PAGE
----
What made the focus on the present work so well was that we got a better idea of this version of Jason Todd as Red Hood. We see this guy that has is so far gone with his mission as Red Hood that he won’t let anyone stop him. Not even the connection Jason once had with Dr. Leslie Thompkins can make him second guess his actions. He is full bore ahead with what he is setting out to do to exact his revenge on Joker and prove Batman wrong.
In the process Burnett and Dini are able to get over the idea that there is more wrong with Jason than we know. Batman previously hinted at this being the case but hearing Dr. Thompkins say the same thing made this sub-plot more credible. Because while Jason as Red Hood is acting much more like a villain he isn’t fully doing things in the chaotic way he was during his Robin days. His methods speak to there being more that went on during his time away than we know from the flashbacks. That is all a much better way to set-up wanting to learn more about this version of Jason Todd than just building off name value that the previous flashbacks did.
This confirmation also worked to explain why Batman has been letting his guard down with this Jason case. This is not simply him helping one of his proteges. Batman has detected something off about Jason that is more than just someone with a score to settle. Seeing Batman show hints of that empathy makes the way Red Hood was able to get the drop on him at the end of this chapter make more sense.
Batgirl making sure to watch Batman’s back throughout this chapter was also well handled. Unlike previous arcs the Batgirl and Robin know that this Red Hood case isn’t something they know Batman can handle himself. Having been his partner for a while Batgirl knows he’ll need her perspective to better analyze this case. Hopefully all of this opens the door for Batman Family as a whole to play a bigger role in this series moving forward.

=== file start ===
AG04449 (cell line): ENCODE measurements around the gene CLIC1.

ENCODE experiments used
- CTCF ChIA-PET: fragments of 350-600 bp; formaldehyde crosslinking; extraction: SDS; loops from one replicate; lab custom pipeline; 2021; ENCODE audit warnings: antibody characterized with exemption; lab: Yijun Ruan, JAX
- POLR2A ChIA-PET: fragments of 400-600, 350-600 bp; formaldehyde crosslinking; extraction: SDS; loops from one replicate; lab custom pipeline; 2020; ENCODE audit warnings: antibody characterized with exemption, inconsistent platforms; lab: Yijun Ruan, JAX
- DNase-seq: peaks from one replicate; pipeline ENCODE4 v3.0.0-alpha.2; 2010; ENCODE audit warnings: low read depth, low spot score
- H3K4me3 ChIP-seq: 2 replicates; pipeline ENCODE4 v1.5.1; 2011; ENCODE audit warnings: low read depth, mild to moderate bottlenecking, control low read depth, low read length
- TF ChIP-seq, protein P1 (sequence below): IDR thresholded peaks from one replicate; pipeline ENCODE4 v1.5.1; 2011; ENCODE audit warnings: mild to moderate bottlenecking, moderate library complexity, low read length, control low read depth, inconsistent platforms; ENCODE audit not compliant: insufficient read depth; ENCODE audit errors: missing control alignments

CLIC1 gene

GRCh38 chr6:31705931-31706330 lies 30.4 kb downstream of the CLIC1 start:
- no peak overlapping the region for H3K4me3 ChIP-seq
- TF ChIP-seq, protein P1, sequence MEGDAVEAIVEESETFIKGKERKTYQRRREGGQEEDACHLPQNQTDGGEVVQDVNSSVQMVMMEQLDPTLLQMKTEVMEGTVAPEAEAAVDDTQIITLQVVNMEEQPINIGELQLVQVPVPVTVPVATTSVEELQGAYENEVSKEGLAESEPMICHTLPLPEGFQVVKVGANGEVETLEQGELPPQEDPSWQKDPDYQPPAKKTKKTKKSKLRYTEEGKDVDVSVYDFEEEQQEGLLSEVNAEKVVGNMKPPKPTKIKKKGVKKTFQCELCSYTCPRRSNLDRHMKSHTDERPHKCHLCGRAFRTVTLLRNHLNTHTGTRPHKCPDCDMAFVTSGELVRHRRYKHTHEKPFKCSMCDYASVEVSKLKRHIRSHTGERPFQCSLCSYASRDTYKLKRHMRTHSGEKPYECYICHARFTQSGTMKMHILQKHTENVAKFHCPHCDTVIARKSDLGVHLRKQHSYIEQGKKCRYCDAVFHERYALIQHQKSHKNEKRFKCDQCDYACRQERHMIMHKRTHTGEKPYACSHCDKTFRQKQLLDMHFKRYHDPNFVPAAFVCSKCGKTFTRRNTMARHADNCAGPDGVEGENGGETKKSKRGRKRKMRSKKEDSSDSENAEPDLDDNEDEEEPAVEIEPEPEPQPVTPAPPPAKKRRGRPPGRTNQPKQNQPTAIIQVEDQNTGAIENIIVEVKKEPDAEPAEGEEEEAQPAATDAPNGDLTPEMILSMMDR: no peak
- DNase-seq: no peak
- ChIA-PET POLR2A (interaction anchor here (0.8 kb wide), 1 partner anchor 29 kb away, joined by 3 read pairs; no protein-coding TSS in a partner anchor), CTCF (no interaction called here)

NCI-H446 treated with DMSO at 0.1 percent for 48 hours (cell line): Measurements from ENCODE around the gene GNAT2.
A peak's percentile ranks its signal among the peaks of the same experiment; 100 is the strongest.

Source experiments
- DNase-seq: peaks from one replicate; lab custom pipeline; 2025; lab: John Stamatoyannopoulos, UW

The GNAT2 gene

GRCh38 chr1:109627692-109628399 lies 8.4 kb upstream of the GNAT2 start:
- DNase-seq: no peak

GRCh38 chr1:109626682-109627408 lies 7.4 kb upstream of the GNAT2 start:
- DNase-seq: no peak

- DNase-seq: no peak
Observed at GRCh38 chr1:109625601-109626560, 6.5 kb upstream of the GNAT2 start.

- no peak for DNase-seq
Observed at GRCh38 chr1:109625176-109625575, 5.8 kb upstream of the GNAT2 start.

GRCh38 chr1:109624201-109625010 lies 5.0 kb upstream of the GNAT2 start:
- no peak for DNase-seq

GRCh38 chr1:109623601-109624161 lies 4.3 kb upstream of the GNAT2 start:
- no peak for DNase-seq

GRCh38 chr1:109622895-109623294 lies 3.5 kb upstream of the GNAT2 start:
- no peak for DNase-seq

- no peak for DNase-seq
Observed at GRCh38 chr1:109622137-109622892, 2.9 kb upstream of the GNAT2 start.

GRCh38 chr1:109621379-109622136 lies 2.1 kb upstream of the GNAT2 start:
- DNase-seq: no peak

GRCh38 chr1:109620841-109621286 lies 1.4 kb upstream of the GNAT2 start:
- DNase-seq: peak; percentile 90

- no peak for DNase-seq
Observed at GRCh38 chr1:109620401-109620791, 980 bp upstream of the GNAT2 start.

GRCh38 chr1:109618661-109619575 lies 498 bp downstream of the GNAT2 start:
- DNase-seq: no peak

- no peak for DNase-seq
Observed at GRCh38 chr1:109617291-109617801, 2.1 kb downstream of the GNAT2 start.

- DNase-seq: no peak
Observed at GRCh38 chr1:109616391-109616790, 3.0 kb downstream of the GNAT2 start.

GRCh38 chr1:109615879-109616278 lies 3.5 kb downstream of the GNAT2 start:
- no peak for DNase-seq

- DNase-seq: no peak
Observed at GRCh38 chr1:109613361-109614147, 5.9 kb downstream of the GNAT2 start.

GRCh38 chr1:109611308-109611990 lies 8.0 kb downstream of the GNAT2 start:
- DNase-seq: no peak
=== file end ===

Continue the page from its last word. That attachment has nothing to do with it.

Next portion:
Bringing in Penguin and having him interact with Joker was a nice reminder of how in the DCAU we did see these villains interact in this way. Joker trying to get money out of Penguin was a good way to get over their dynamic. It also furthered how Joker is a villain you love to hate with how he treats Penguin as another one of his pawns, just one he can get money out of. That is further emphasized with how much delight Joker took in explaining Mallet’s background and how he made him into his henchmen.
Ty Templeton provided the consistent artwork that is expected of this series. The consistency in the artwork gave the entire story a good flow from one scene to another. Which helped as this was a much tighter chapter in terms of making use of the digital format tell a story that felt like a complete reading experience rather than half an issue. That credit goes to Templeton’s talent as an artist to make all the panel space he has to work with help tell the story that Burnett and Dini are looking to have unfold in their dialogue.
The Bad: Nothing.
Overall: Batman: The Adventures Continue Chapter 13 is by far the strongest entry since Jason Todd’s Red Hood became the focus for this series. The stories pacing made good use of the digital format that it is presented in to tell a story that hooked you from the beginning, leading to greater intrigue in the cliffhanger ending. Hopefully this momentum is carried onto the remaining chapters in this Red Hood arc.